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a Tourist Office; banks, cafes and some fine restaurants are located in this plaza. Jack's Kiosk is an important landmark where every essential can be found, from

newspapers, magazines and second-hand books in diverse languages, to international telephone services and fax facilities and assistance with travel arrangements.

Darb Laalouj is a cross-street on the general north-south axis which houses many woodworkers as well as the excellent Museum of Sidi Mohammed Ibn Abdcllah, once the home of the Pasha. It contains carpets, traditional weapons and musical instruments with superb marquetry inlay, objects showing the long history of the tradition of thuya marquetry and woodworking in Essaouira, displays which suggest the meaning of Berber symbols found on diverse art forms, etc.

Near the western end of Darb Laalouj lies the entrance to the Skala de la Ville. Impressive European cannons line these great sea ramparts and from their North Bastion, one can get an overview of the Medina.

Essaouira looking S through harbour entrance, yacht masts just visible top left Minaret

Essaouira: the small boats used to harvest seaweed are towed by fishing boats Minaret

Local specialities

According to Ciccro, the magnificent marquetry tables, still made in Essaouira, were highly prized in Rome. To this day, the quality of woodworking here is as breathtaking as the wood principally used for its execution: thuya. A beautiful walnut-like wood derived from a coniferous tree rare elsewhere, grows abundantly around Essaouira. It is used extensively in the

production of ornamental objects: bowls, boxes, candlesticks, lamp-holders, carvings and desktop items, both for everyday use by Moroccans and for the tourist trade. Thuya is a vcrv brittle decorative wood, not ideal for construction. The root is very hard and has the same characteristics as burr walnut. Fine banding and cross banding are used to create decorative effects similar to the characteristic found on Sheraton furniture.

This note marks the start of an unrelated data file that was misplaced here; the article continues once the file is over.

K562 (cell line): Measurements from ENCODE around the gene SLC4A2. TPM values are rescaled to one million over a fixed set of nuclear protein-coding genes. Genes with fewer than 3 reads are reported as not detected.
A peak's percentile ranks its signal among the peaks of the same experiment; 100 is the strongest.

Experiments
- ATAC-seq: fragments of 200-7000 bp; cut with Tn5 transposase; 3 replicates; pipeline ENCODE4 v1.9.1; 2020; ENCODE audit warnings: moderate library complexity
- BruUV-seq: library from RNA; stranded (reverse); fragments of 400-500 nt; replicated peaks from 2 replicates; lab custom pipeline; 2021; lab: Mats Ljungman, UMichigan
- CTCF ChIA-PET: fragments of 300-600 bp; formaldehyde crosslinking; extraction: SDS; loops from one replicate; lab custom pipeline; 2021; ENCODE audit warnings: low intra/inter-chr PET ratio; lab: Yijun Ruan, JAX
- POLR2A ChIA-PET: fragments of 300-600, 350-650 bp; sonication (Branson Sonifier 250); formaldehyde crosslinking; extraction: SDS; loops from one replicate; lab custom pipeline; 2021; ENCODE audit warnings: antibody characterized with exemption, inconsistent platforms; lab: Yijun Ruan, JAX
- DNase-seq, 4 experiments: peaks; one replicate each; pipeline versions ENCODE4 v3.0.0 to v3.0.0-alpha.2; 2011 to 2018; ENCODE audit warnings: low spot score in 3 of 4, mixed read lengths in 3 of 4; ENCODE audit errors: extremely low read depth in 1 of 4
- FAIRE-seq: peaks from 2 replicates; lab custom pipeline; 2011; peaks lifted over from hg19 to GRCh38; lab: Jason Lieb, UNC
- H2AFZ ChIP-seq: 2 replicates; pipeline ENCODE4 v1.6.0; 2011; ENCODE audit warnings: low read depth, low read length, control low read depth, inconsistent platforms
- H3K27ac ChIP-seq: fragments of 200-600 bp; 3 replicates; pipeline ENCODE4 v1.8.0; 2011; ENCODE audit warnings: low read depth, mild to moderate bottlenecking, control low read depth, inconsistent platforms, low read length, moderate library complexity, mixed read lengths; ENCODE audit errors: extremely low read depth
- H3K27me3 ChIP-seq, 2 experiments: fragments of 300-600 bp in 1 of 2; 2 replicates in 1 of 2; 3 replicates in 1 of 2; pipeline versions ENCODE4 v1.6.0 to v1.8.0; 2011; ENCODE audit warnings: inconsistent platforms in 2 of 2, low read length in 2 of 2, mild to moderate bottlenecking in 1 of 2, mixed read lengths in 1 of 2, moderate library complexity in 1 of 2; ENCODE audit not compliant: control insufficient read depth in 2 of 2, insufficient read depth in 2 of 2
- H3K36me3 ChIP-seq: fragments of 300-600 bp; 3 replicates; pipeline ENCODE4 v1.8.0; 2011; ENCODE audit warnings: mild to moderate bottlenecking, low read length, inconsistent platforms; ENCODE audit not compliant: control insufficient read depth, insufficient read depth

The woodworkers' souk runs along the rampart walls along the Rue de la Skala, and on streets perpendicular to it. Essaouira is unusual in that there seems to be no pressure to purchase and on the base of most items can be found the price, or at least the starting point for negotiations. A reduction of about 30% can be expected after haggling. As in Safi, you will also be invited to see the craftsmen at work producing these beautiful handmade items. Note particularly the exact fitting lids and the very high quality of finish on almost everything.

Many of the abstract forms made from the natural *

twisting roots arc truly spectacular and very cheap. For some contemporary pieces which play upon these natural abstractions, visit the Galerie d'Art Frederic Damgaard (Av. Oqba Ibn Nafia).

Eating out

Unlike Safi, where the police exclude all casual visitors from the port, here the public are encouraged to mingle with the fishermen and to eat in one of the restaurants inside the port. There are two kinds: open air with tantalising aromas where fresh fish are grilled by several independent fisherman-chefs along the quayside, and a

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